Here comes Air New Zealand with a big customer service win

What do the recent 2015 Rugby World Cup and Air New Zealand have in common?

Down under vacationer Debbie Winsett knows.

To her delight, she discovered that the World Cup champions, New Zealand’s beloved national team called the All Blacks, also perform in Air New Zealand’s creative onboard safety video in a rapping parody of Men in Black.

No, seriously.

Like many travelers, Winsett had become numb to lackluster and troublesome domestic air travel frequently accepted as inevitable. She wasn’t expecting any better when traveling to Australia, New Zealand and the Cook Islands via an airline that, like rugby, many forget even exists in our northern-hemisphere-centric world.

But she shouldn’t have worried. Winsett shared New Zealand Air’s lighthearted and entertaining All Blacks safety video with our forum to exemplify the airline’s positive, championship take on the flying experience. Her entire six-leg air journey was flawless, pleasant and restful, when everything went correctly and smoothly.


That is some high praise for such an intricate and incident-prone itinerary on the other side of the world.

“It was a great trip with phenomenal service everywhere,” says Winsett.

Is her air travel experience really good news when one is pleasantly surprised when things go right, or when a travel service is delivered as expected and contracted? Or is it rather a bittersweet testimony to travelers’ lower expectations today and not getting what we pay for?

The Good News Guy previously wrestled with this exact debate regarding his own similar hotel experiences.

While we should consider generalities objectively, Winsett confirmed, “When we returned to inefficiency and rude service at LAX, including the U.S. Customs agents, we realized how unique Air New Zealand is in our traveling world.”

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Well, if Winsett feels that’s good news, then I do, too.

Although I play sports, I confess I am a guy with minimal interest in watching it. And I knew as much (or little) about rugby as I did about Air New Zealand.

I had to do my research. And, I confess, I enjoyed watching the no-holds-barred rugby championship between archrivals New Zealand and Australia on Halloween. Declared as the biggest and best World Cup to date, I rooted for the personable All Blacks all the way — sorry Aussies. Why? Well, at the risk of ruffling feathers, the way they played made American football look like a dispassionate shuffleboard game at a retirement home.

As for Air New Zealand, it is not only famous for its witty and star-studded air safety videos, but is also a serious contender to our own local, monolithic air carriers. Apparently, the U. K.’s Daily Mail agrees, ranking Air New Zealand as the world’s best airline. And Virgin Atlantic deems it worthy of being a codeshare partner.

I will let the rest of Winsett’s experience speak for itself.

“No delays, no lost bags, very clean planes, excellent food, wonderful in-flight entertainment, blankets, and beverages all served up by professional and polite staff,” she said. “Everyone working for Air New Zealand was truly kind and interested in our safety and comfort.”

Are you listening, domestic airlines? It can be done.

“Truly, nothing was amiss with their service, including timing, entertainment, comfort, professionalism, kindness, baggage handling, or even the website and app,” added Winsett. “It was all perfect.”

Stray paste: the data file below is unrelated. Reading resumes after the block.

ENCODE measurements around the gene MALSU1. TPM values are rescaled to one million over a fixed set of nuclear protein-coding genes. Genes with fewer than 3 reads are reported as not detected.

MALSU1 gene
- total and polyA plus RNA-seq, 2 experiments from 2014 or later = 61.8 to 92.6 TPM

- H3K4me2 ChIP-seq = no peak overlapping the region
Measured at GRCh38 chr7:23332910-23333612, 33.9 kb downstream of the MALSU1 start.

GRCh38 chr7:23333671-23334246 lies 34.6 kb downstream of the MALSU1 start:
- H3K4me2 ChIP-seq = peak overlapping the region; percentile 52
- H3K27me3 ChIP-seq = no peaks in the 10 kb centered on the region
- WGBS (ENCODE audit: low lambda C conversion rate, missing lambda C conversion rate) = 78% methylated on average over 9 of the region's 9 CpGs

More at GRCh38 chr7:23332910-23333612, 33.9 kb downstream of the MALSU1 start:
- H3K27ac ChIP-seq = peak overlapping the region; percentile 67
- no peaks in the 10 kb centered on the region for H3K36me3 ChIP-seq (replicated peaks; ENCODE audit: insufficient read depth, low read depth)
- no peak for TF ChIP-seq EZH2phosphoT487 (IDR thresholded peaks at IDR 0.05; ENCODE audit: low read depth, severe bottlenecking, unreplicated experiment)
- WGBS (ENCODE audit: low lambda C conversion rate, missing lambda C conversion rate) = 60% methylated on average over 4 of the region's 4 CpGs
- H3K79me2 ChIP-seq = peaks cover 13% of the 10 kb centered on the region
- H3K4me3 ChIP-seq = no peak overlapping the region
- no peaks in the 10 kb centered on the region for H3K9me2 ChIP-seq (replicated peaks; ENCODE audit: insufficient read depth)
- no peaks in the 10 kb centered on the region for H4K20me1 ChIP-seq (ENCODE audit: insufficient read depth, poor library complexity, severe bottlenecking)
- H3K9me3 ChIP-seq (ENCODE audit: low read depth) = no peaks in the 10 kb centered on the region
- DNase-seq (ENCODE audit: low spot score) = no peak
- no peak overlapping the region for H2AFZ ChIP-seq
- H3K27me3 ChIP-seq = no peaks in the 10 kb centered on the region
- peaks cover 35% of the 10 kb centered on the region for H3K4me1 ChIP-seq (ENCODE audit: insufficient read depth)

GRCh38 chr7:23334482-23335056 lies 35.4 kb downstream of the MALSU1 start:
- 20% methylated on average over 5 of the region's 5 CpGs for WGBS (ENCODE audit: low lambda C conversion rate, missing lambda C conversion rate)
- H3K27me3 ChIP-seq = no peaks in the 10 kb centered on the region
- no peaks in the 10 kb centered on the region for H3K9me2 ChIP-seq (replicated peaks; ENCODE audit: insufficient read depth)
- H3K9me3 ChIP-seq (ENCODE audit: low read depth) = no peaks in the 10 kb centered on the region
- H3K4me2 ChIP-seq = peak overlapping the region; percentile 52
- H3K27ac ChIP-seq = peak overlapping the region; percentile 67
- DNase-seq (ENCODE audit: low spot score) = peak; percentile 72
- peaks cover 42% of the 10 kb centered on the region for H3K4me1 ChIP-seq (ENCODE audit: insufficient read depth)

While traveling is unlikely to be perfect due to real-world unpredictability, how in the world did we get to the point where we are stunned when things go right?

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“I think it is just their culture to be friendly, kind and helpful,” Winsett says. “When I traveled before, even uneventful U. S. flights left me feeling more like cargo transport than a valued customer.”

Domestic airline conglomerates are deservedly on the hot seat from megamergers that are raking in record profits while reducing service quality. But while we are pointing fingers, perhaps we can also accept just a little of the responsibility?

What do I mean?

When was the last time you thanked someone for doing their best (if, of course, they did) for hours on end to get you and your belongings somewhere far away, safely, in a pressurized metal tube at 500 miles an hour? Yes, it’s their job, but so what? Think about how you feel when someone appreciates your efforts.

More important, do you compliment with the same vigor as you complain? Are we — really — being treated that badly that often, or do some of us take our society’s privileges a little bit for granted, with just a tad of entitlement, while leaving basic manners at home? If something goes awry, is it actually because we didn’t plan well? If we make an error, do we own the oversight and sincerely ask for help? Try it. You just might be surprised.

And never underestimate the power of a thank-you letter. Even seemingly big and heartless companies can be starving for a kind word. It is not only the right thing to do, but “paying it forward” may well increase the likelihood of a similar outcome for the next person.

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“I am working on my ‘attaboy’ emails and surveys, as Air New Zealand deserves to hear how they all excelled and how they amazed us,” concluded Winsett.

She reminded us to also watch their safety video. Winsett watched it all the way through on all six flights.

I can see why.

Andrew Der

Der is an environmental consultant and travel journalist specializing in water science, nature, eco-travel, and cultural destinations

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